Wondering if you should cut down on red meat and fat to lower your blood pressure? According to a new study, it could depend on your genes…
A recent study in the Journal of the American Heart Association illustrates the interaction between genetics and diet. The study looked at blood pressure measurements in twins on a higher carb diet compared to a higher saturated fat diet.
For the first six weeks of the study, the participants, who were non-obese twin pairs, ate a higher-carb diet which consisted of 55% carbohydrates, 30% fat, and 15% protein. Blood pressure and other blood markers were measured at the end of the six weeks.
For the second half of the study, the participants switched to a higher-fat diet consisting of 40% carbohydrates, 45% fat, and 15% protein, with the fat mainly being saturated fat from red meat, sausage, bacon, and full-fat dairy.
ACE and blood pressure:
The level of ACE, or angiotensin-converting enzyme, was measured. This enzyme controls blood pressure by constricting blood vessels. ACE inhibitors are a common type of blood pressure medication that works by decreasing or inhibiting the angiotensin-converting enzyme. The ACE gene has a common variant referred to as the ACE deletion/insertion.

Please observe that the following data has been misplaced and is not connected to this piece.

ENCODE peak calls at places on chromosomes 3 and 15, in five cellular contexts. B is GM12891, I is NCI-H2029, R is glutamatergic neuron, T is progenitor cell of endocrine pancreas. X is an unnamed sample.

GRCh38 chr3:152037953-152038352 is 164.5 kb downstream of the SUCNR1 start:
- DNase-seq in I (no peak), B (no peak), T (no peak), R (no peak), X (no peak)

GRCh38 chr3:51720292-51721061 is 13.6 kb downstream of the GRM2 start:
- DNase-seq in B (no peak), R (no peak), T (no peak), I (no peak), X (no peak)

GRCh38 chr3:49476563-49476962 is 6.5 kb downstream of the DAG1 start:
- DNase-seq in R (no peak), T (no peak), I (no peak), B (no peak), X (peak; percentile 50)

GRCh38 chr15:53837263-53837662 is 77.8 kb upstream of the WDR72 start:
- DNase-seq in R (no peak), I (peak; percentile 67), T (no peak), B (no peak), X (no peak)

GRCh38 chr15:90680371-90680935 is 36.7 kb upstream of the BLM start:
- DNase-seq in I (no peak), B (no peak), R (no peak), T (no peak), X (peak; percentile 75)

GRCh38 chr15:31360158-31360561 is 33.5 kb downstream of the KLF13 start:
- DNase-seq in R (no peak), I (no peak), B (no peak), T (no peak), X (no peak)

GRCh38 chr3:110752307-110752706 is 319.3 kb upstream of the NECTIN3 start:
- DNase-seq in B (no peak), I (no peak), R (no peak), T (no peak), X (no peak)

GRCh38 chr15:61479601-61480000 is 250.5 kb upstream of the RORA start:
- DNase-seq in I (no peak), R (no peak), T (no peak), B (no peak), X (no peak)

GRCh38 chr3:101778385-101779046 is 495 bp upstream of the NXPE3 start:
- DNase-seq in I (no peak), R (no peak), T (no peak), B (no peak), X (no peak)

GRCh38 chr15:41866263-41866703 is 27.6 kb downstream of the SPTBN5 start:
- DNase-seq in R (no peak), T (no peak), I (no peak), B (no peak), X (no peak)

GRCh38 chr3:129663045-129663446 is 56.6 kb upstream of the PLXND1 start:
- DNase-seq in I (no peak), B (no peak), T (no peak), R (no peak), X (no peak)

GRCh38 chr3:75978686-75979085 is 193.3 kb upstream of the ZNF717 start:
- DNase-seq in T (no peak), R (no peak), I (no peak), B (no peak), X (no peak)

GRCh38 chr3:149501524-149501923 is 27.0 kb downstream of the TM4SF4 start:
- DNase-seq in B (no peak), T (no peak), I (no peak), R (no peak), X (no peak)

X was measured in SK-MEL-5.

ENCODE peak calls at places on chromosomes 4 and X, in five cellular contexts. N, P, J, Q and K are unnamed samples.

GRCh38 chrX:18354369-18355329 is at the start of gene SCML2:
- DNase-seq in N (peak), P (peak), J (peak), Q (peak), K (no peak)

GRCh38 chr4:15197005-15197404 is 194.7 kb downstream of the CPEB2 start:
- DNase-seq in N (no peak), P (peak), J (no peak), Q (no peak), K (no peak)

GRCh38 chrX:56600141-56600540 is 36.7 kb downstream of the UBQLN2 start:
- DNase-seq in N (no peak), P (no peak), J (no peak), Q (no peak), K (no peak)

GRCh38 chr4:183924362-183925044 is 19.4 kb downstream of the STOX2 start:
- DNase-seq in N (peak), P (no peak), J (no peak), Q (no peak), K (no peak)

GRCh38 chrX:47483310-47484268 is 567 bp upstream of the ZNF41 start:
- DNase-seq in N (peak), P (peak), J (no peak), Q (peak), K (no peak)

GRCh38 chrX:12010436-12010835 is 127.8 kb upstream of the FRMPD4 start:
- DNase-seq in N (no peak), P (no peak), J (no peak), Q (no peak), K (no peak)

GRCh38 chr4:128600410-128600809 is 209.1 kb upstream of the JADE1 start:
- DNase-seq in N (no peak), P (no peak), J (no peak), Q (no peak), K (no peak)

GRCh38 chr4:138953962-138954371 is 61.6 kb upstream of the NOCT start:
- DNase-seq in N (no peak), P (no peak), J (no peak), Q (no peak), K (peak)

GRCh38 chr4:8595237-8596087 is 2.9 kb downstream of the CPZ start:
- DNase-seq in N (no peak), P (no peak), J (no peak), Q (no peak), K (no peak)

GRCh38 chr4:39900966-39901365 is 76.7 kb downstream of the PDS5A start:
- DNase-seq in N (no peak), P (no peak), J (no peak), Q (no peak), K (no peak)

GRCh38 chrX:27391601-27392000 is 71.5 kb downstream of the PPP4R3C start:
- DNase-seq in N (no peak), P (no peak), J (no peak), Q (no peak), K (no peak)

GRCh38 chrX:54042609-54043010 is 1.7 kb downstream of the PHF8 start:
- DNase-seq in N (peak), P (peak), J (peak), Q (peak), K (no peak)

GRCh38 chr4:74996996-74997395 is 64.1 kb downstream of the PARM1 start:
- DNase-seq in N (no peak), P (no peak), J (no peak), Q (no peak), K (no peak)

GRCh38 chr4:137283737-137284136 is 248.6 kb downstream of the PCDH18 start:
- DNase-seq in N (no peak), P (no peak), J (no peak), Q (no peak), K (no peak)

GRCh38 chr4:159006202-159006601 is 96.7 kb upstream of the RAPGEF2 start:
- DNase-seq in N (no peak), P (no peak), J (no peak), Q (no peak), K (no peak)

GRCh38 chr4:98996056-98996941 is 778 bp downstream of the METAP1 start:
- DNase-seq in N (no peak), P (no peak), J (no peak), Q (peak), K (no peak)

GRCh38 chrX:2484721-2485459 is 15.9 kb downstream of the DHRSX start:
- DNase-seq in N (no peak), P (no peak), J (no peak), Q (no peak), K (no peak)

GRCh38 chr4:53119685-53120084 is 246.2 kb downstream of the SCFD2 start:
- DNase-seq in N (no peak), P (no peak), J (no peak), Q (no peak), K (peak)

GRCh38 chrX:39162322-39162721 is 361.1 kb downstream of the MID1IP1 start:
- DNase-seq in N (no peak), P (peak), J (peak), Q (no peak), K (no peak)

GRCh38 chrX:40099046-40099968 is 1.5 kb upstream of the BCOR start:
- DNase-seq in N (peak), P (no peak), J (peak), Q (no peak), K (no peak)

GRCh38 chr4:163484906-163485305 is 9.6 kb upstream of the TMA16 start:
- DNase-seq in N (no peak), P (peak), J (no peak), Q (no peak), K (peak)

ACE Genotype Report:
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Check your genetic data for rs4343 (23andMev4, v5; AncestryDNA):
- A/A: ACE insertion/insertion
- A/G: heterozygous – ACE deletion/insertion
- G/G: ACE deletion/deletion – increased blood pressure on a high-fat diet.
Members: Your genotype for rs4343 is —.
The study found that overall, ACE levels increased by about 15% on the high saturated fat diet, but it did not find a significant increase in blood pressure when looking at the group as a whole.
When segregating by ACE genotype, the study found that those with the G/G genotype (ACE deletion) had twice the average ACE increase on the higher fat diet, and they also had an increase in systolic blood pressure.
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